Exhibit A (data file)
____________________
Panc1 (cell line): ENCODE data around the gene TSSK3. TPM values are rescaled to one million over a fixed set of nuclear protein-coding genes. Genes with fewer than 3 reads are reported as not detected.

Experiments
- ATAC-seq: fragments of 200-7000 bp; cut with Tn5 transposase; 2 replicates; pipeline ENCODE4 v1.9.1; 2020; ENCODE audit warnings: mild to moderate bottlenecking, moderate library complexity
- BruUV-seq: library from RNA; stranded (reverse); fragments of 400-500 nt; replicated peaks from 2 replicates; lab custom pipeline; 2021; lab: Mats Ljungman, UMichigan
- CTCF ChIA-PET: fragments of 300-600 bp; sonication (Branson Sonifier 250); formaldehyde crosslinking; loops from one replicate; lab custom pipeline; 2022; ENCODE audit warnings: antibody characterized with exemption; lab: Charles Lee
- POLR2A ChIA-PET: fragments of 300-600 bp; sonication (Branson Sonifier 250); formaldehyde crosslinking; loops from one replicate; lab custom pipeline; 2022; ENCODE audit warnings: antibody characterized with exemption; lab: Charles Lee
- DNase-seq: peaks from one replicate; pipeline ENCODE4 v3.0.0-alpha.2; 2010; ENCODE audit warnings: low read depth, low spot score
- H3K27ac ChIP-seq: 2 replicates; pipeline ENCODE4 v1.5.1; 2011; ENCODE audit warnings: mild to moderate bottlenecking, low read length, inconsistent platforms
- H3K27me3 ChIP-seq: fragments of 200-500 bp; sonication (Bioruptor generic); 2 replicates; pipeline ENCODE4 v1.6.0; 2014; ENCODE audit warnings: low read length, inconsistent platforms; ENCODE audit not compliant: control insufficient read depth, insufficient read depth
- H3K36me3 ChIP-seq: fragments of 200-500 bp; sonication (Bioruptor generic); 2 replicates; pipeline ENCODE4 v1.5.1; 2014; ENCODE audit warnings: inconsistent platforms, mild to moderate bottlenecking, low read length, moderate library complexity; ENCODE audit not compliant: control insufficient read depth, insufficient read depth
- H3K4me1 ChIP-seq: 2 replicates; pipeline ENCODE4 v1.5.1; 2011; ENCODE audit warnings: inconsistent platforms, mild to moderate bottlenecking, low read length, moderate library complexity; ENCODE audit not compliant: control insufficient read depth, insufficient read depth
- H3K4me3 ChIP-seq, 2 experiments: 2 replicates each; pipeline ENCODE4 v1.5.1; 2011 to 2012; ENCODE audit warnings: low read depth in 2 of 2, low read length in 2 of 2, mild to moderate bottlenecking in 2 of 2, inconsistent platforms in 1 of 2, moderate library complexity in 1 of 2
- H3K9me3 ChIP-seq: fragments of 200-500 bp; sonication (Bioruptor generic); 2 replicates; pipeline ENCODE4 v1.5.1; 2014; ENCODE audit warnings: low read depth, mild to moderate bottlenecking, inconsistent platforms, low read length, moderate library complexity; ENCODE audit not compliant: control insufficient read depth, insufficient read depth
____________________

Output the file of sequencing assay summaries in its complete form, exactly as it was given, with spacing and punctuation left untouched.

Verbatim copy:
Panc1 (cell line): ENCODE data around the gene TSSK3. TPM values are rescaled to one million over a fixed set of nuclear protein-coding genes. Genes with fewer than 3 reads are reported as not detected.

Experiments
- ATAC-seq: fragments of 200-7000 bp; cut with Tn5 transposase; 2 replicates; pipeline ENCODE4 v1.9.1; 2020; ENCODE audit warnings: mild to moderate bottlenecking, moderate library complexity
- BruUV-seq: library from RNA; stranded (reverse); fragments of 400-500 nt; replicated peaks from 2 replicates; lab custom pipeline; 2021; lab: Mats Ljungman, UMichigan
- CTCF ChIA-PET: fragments of 300-600 bp; sonication (Branson Sonifier 250); formaldehyde crosslinking; loops from one replicate; lab custom pipeline; 2022; ENCODE audit warnings: antibody characterized with exemption; lab: Charles Lee
- POLR2A ChIA-PET: fragments of 300-600 bp; sonication (Branson Sonifier 250); formaldehyde crosslinking; loops from one replicate; lab custom pipeline; 2022; ENCODE audit warnings: antibody characterized with exemption; lab: Charles Lee
- DNase-seq: peaks from one replicate; pipeline ENCODE4 v3.0.0-alpha.2; 2010; ENCODE audit warnings: low read depth, low spot score
- H3K27ac ChIP-seq: 2 replicates; pipeline ENCODE4 v1.5.1; 2011; ENCODE audit warnings: mild to moderate bottlenecking, low read length, inconsistent platforms
- H3K27me3 ChIP-seq: fragments of 200-500 bp; sonication (Bioruptor generic); 2 replicates; pipeline ENCODE4 v1.6.0; 2014; ENCODE audit warnings: low read length, inconsistent platforms; ENCODE audit not compliant: control insufficient read depth, insufficient read depth
- H3K36me3 ChIP-seq: fragments of 200-500 bp; sonication (Bioruptor generic); 2 replicates; pipeline ENCODE4 v1.5.1; 2014; ENCODE audit warnings: inconsistent platforms, mild to moderate bottlenecking, low read length, moderate library complexity; ENCODE audit not compliant: control insufficient read depth, insufficient read depth
- H3K4me1 ChIP-seq: 2 replicates; pipeline ENCODE4 v1.5.1; 2011; ENCODE audit warnings: inconsistent platforms, mild to moderate bottlenecking, low read length, moderate library complexity; ENCODE audit not compliant: control insufficient read depth, insufficient read depth
- H3K4me3 ChIP-seq, 2 experiments: 2 replicates each; pipeline ENCODE4 v1.5.1; 2011 to 2012; ENCODE audit warnings: low read depth in 2 of 2, low read length in 2 of 2, mild to moderate bottlenecking in 2 of 2, inconsistent platforms in 1 of 2, moderate library complexity in 1 of 2
- H3K9me3 ChIP-seq: fragments of 200-500 bp; sonication (Bioruptor generic); 2 replicates; pipeline ENCODE4 v1.5.1; 2014; ENCODE audit warnings: low read depth, mild to moderate bottlenecking, inconsistent platforms, low read length, moderate library complexity; ENCODE audit not compliant: control insufficient read depth, insufficient read depth